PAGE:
NewsGetting Back to School


School leaders & medical professionals urge Ducey to push back in-person start date

Posted at 7:53 PM, Jul 13, 2020
and last updated 2020-07-14 01:02:35-04

PHOENIX — Arizona school board members and medical professionals gathered at the State Capitol Monday to deliver a letter to Governor Doug Ducey, asking that he push back the in-person start date to October 1. More than 100 school board members from all over the state have signed that letter.

School leaders said Monday it's not safe for students and staff to physically be back at schools on August 17, the date Governor Ducey said students can go back to classrooms.

"Governor Ducey, Superintendent Hoffman and our legislators, we are calling upon you to do what is right. If you open schools this fall, and we see an increase in infections and death, you will have the blood of our students, teachers and their families on your hands," said Lindsay Love from the Chandler Unified School District.

"The prospect of putting our teachers and all of our staff members --from bus drivers, admins staff, cafeteria workers--putting them back in a situation that puts them and their families at risk is very very scary to me and very scary to us," said Adam Lopez Falk from the Alhambra Elementary School District.

Channel Powe from the BALSZ School District said they need more time to come up with programs that help lower-income families or those with certain needs.

"We have to really work to help mitigate those students who have special needs, disabilities, different learning styles and those who are unable to distance learn," she said.

"It's critical that meal programs, wellness checks, social services and therapies be given special considerations at this time," said Dr. Meredith Worman, a pediatric plastic surgeon.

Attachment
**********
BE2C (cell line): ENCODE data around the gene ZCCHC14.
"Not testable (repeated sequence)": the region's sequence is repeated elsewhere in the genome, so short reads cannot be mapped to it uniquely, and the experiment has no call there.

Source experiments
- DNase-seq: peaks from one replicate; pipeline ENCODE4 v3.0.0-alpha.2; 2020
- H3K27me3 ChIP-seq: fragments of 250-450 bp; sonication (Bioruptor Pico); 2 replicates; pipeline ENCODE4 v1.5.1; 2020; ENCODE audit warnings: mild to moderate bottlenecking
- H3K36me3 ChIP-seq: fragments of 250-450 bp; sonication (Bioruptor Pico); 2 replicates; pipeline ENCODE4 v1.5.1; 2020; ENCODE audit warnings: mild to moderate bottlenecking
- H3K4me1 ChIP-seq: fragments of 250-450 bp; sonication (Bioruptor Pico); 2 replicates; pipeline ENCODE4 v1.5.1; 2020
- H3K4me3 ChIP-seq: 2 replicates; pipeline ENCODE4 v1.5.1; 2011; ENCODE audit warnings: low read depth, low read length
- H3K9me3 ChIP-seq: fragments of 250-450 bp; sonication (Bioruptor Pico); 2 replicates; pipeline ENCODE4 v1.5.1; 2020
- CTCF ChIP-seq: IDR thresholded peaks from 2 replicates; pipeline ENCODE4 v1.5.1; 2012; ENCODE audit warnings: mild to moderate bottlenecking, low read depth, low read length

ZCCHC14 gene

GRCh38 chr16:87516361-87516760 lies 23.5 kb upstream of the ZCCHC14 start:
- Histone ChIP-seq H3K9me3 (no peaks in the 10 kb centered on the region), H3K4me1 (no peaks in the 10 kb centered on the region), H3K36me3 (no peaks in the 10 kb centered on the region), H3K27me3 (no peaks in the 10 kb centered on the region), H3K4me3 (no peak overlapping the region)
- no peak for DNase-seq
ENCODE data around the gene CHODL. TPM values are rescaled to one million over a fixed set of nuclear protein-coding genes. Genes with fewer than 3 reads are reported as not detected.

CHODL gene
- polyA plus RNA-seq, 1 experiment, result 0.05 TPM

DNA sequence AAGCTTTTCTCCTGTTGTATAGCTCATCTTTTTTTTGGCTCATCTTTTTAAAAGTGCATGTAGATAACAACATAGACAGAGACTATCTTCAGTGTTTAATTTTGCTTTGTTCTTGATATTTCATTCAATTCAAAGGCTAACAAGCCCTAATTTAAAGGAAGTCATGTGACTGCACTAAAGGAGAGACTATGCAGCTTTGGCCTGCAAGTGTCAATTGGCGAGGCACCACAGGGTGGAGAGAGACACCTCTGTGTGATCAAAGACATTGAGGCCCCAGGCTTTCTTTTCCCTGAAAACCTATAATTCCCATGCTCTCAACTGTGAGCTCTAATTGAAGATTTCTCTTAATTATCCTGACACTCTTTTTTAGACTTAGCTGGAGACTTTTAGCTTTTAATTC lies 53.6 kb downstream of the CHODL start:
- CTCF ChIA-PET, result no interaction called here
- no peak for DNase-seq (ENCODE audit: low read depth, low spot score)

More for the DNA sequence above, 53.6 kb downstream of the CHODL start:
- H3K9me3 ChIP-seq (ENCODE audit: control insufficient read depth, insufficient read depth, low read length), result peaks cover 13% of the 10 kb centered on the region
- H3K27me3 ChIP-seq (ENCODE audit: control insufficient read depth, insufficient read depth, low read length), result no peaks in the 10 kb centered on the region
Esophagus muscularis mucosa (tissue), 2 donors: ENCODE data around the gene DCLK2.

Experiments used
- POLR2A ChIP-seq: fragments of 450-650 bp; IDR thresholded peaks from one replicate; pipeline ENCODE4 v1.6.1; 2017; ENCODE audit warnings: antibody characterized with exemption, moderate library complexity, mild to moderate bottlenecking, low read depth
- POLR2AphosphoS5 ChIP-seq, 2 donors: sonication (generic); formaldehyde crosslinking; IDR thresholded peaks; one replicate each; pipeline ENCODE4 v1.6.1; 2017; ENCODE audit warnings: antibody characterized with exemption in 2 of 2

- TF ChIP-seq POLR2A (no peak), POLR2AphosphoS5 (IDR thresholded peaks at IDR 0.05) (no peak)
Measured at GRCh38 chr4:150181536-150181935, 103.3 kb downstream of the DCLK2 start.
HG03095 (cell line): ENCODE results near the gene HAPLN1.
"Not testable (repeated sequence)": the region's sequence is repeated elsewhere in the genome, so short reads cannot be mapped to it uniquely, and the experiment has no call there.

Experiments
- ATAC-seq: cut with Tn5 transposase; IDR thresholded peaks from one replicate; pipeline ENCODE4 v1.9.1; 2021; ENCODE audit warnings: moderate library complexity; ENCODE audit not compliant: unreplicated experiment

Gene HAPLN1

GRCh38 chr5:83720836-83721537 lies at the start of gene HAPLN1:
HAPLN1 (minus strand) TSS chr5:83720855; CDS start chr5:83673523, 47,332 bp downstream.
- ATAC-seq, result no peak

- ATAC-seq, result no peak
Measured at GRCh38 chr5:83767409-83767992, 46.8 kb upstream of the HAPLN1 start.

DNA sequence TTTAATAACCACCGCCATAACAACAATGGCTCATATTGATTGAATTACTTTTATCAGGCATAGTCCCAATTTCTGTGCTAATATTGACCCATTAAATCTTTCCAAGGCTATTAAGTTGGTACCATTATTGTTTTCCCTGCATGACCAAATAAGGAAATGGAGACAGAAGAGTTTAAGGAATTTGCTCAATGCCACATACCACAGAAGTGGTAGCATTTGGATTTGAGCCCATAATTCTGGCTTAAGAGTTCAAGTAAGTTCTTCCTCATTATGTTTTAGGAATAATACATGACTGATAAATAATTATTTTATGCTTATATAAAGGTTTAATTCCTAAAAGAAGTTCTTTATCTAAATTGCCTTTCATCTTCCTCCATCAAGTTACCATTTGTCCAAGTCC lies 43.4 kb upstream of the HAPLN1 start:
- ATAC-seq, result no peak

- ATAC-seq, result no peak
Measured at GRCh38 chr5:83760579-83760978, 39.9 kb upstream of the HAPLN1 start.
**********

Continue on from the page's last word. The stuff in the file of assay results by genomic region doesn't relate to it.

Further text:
They're asking Governor Ducey to fully fund remote learning for the first quarter--to see if COVID-19 cases decrease in the state, and they can re-evaluate.

"It is his duty to make sure that our schools are fully funded and able to deal with the challenges we're facing," said Devin del Palacio from the Tolleson Union High School District.

"Governor Ducey has shown that he has a gross lack of judgment, insight, moral and ethical clarity or courage. He has acted as a leader in name only, said Dr. Dione mills, an obstetrics and gynecology specialist.

Several school districts have decided on their own to push back that date through Labor Day or even Fall Break. But there's concern that schools won't receive full funding for remote learning if they don't offer in-person teaching or provide a place for students to distance-learn.

The governor's office sent ABC15 this statement in response:

"Our approach since this virus started has been to work with the education community. We're listening and will be working with Superintendent Hoffman and other education leaders on how and when it's best to safely re-open schools."